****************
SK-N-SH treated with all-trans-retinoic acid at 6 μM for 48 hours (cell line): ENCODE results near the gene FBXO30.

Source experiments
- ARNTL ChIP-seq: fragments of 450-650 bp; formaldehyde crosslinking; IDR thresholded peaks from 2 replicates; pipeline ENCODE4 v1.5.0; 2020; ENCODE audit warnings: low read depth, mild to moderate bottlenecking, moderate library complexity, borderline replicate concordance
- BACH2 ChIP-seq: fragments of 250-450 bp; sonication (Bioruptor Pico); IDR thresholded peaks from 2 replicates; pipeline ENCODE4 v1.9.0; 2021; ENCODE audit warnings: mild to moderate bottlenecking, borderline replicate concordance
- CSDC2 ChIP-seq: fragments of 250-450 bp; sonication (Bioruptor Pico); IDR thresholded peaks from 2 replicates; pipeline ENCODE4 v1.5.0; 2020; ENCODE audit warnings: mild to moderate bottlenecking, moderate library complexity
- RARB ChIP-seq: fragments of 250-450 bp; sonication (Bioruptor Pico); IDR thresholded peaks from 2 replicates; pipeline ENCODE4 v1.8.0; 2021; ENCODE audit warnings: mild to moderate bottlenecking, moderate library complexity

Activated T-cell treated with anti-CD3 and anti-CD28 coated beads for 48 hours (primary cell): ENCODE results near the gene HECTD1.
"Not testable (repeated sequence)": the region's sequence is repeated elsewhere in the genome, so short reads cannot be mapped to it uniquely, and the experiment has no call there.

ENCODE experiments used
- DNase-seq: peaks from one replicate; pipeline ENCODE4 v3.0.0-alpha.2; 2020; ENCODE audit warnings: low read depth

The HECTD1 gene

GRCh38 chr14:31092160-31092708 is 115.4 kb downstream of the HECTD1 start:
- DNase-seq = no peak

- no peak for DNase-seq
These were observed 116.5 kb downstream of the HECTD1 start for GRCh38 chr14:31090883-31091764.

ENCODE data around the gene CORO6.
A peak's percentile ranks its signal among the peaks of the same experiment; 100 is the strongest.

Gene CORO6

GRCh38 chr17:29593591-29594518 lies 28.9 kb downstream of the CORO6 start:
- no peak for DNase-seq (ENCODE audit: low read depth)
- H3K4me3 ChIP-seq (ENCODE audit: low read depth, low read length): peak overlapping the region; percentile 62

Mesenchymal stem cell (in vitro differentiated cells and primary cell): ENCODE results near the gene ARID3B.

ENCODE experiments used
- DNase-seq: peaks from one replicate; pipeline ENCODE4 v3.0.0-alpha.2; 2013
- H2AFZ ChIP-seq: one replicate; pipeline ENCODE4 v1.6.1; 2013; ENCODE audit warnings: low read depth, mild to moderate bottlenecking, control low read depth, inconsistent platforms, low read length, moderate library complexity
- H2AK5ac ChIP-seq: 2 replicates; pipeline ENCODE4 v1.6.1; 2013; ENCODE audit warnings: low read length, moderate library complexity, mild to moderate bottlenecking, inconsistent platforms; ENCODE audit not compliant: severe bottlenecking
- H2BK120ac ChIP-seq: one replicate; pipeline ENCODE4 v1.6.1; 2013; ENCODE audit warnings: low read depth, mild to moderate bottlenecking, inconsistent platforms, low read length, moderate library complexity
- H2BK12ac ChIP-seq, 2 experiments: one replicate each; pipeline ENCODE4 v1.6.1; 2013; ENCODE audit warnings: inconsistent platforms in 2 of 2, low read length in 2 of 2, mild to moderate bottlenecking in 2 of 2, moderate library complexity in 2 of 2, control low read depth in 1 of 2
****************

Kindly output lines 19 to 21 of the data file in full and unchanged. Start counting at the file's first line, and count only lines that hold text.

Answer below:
GRCh38 chr17:29593591-29594518 lies 28.9 kb downstream of the CORO6 start:
- no peak for DNase-seq (ENCODE audit: low read depth)
- H3K4me3 ChIP-seq (ENCODE audit: low read depth, low read length): peak overlapping the region; percentile 62